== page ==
The President of the United States!
How many of you had that thought growing up? Maybe one of your siblings would say this ALL THE TIME (so annoying…) and you would just roll your eyes. Maybe there was a kid in your 3rd grade class that had an early penchant for leadership and would talk about how he (or she) would be in charge of the whole country some day. Maybe your parents told you that you should dream about being the President. Seriously, who wouldn’t want to be the mother of the President? Quite an honor indeed.
But now we have a President-Elect Donald Trump. His actions and words during the campaign have made it abundantly clear that he is NOT a person we want our children to aspire to. It’s one thing to want your child to be a successful business person, and it’s completely normal to want your kids to be economically well-of in the future. But it’s another thing to say that you want your child to star in porn movies, be married three times, and spout off about racist, anti-woman, and anti-American ideas.
The President of the United States of America has always been a respected position and a common aspiration. The men holding this office have done great things. George Washington was the general won the American Revolution, Abraham Lincoln freed the slaves, Roosevelt led us out of the Great Depression, Jimmy Carter helped rescue the Iranian hostages, George W. Bush had to get us through 9/11, and Obama ushered in ground-breaking health insurance reforms. Even though all our presidents have had diverse beliefs and political affiliations, they had one thing in common: They all had a history of public service. Some were generals, lawyers, some were respectable businessmen, and a few had more humble titles like “peanut farmer”, and “community organizer”. All of these men had the common goal of wanting to lead the country on a path to greatness. While greatness may not be fully achieved yet, I argue that we are well on the way there. The point is that these men were leaders. Someone you could look up to. Someone who would act with dignity and respect. Someone who would be gracious, kind, funny, classy, educated, and principled.
I can say with confidence, Donald Trump is none of these things. In fact, is the exact opposite of many of these qualities. Donald Trump is not a leader, nor is he someone who I want my children to look up to. He has certainly not acted with dignity and respect during this campaign, and he has never been gracious, kind, funny, classy, educated, or principled. He is crude, crass, demeaning and a bully. He has made it clear throughout his entire career that he will let no one or nothing stop him in his quest to be a “winner.” He will take out anything and anyone who gets in his way. These actions are certainly not something that I want my children to emulate.
So how do we reconcile the fact that the most respected office in our country is now held by someone who we don’t want our children to be like? When we encourage a child to become a leader, they are going to look to the only leader they know: the President. And they are going to see Donald Trump. A self-described sexual predator who furthered racist and false claims about Barack Obama’s place of birth and who wants to ban Muslims from this country and round-up Mexicans and send them back across the border. A man who has had three wives and who doesn’t think its necessary to pay people who do work for him. A man who hurls personal insults at not only beauty pageant winners, but also journalists and nominees of the political party he is opposed to.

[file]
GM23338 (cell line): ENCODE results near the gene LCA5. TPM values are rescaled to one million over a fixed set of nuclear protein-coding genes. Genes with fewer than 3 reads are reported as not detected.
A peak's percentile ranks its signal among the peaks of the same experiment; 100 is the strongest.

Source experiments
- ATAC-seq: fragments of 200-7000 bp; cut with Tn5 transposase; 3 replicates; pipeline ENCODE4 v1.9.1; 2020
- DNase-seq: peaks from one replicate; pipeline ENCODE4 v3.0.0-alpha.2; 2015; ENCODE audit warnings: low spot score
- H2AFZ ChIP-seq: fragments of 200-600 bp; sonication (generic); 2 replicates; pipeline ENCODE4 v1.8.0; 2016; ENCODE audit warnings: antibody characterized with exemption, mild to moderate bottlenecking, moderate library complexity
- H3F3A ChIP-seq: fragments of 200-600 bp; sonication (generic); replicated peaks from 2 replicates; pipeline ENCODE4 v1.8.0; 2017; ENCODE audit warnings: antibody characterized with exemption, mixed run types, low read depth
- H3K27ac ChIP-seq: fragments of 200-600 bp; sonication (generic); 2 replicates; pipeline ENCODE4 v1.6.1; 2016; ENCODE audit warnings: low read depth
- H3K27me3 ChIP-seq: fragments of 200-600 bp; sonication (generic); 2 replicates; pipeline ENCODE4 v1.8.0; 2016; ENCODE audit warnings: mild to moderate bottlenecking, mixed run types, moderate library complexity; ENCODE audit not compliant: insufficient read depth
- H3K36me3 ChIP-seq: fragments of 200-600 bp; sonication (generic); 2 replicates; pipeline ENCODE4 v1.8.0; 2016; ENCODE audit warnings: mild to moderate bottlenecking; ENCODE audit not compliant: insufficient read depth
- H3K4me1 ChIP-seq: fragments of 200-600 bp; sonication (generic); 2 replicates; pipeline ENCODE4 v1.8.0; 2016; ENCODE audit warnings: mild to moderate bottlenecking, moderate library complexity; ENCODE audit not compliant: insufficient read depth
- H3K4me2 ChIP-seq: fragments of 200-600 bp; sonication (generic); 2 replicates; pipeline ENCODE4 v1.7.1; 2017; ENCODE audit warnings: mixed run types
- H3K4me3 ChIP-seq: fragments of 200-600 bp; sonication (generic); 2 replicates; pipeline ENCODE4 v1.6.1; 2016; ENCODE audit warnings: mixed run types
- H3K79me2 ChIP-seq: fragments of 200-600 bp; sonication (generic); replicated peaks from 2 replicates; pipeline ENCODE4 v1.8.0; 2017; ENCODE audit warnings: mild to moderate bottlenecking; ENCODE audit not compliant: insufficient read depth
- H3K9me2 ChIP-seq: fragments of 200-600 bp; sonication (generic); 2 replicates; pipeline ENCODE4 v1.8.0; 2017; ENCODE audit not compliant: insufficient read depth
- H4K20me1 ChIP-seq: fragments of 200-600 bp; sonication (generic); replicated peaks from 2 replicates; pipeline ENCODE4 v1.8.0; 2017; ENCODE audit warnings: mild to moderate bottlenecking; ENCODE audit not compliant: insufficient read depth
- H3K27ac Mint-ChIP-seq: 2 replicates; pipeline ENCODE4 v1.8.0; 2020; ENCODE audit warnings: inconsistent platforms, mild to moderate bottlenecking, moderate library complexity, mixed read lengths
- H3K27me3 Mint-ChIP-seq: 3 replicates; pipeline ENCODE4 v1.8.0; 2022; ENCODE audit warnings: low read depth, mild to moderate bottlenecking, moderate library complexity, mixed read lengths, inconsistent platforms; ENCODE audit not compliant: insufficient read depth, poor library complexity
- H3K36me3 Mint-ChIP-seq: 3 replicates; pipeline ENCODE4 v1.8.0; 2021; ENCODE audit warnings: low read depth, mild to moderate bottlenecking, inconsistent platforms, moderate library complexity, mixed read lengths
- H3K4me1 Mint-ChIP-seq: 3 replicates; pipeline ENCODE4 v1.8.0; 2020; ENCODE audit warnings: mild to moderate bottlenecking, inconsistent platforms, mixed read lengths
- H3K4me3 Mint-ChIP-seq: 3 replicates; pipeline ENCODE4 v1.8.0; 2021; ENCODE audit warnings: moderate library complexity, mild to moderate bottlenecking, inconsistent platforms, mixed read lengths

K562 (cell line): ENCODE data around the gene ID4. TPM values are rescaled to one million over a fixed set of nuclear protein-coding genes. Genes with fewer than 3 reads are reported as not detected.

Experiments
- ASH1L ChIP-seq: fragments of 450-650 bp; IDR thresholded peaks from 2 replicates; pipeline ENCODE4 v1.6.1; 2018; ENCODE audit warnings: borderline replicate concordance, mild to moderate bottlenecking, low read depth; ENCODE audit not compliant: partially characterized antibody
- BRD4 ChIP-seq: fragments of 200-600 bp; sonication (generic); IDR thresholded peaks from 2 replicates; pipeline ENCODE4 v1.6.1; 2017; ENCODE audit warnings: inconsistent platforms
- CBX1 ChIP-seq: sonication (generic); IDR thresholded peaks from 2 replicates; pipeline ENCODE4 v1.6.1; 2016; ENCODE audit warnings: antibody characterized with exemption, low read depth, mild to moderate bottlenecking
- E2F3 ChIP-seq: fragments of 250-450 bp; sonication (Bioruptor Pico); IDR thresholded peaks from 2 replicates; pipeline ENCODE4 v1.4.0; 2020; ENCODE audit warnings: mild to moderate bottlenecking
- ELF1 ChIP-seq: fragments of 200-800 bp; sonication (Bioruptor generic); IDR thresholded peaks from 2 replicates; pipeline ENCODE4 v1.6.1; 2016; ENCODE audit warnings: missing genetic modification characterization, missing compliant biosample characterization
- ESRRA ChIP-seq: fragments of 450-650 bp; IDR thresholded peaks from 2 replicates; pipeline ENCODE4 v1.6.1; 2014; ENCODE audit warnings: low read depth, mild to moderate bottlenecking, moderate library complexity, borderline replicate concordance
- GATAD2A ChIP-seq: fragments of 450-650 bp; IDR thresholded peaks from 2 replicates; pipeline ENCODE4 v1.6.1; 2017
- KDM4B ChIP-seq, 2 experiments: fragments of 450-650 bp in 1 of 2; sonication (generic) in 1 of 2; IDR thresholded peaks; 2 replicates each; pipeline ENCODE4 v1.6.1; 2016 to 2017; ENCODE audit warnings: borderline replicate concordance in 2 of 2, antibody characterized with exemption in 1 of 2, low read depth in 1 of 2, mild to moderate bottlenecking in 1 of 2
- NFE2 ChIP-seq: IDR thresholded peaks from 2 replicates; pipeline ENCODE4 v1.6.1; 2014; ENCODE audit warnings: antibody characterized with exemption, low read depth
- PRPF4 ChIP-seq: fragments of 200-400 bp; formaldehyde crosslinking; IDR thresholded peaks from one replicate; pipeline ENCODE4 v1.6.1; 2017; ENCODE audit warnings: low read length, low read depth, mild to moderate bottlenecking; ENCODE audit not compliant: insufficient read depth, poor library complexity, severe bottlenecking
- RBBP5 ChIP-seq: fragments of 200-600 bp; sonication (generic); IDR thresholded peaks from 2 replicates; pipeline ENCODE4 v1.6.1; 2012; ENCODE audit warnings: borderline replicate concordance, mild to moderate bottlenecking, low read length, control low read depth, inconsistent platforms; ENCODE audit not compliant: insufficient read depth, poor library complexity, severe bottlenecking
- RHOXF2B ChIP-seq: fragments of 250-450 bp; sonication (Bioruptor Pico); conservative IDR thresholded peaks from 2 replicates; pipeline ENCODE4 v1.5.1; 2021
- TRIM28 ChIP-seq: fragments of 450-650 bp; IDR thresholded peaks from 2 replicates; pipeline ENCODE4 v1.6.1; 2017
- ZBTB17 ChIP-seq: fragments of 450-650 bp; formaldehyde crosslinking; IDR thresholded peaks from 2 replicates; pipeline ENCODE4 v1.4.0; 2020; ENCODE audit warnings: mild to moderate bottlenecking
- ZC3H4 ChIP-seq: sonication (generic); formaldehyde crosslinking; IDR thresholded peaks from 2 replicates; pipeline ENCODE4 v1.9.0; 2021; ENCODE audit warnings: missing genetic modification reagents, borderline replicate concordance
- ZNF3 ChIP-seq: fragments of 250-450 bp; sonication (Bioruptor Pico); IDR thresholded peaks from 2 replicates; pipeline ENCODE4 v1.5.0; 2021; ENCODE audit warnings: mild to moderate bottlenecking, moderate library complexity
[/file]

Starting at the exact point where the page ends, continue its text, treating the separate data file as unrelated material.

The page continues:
The answer is that we can’t reconcile these two sides of the coin: the idea that the President is someone to look up to, and the fact that a truly despicable man is now going to sit in the Oval Office. The only thing I can say about this at this point is that we are going to have to point our children in the direction of actual positive role models in their lives. Demonstrate that there are actual good leaders in our government, leaders that in our Senate, our House of Representatives, our state houses, our Scout leaders, coaches, and teachers. We are going to have to teach them to emulate the positive leaders in their lives, not the negative ones. We are going to have to explain to them that the President of the United States is a man with many negative qualities, but unfortunately, so many people agreed with his stances that he was elected to lead our country. When we don’t agree with our leaders, we have to strive to be like the positive leaders in our lives and work to exact change.
So, unfortunately there will be many of us who are going to have to tell our children, “No son, you definitely do not want to be like the President we just elected.” This is going to be difficult. I hope that you will be able to find the words and guidance to get you through the difficult situation of having to explain this Presidency to your children. I hope that after the next four years we can elect a President of the United States that acts with dignity and respect to all people and a President that will uphold positive leadership qualities that can be an example for us all to strive for.
I hope. I hope. I hope….
I know he did more than this. Lincoln’s accomplishments and achievements in the midst of so much turmoil are too nuanced to go into much detail here. Maybe another day!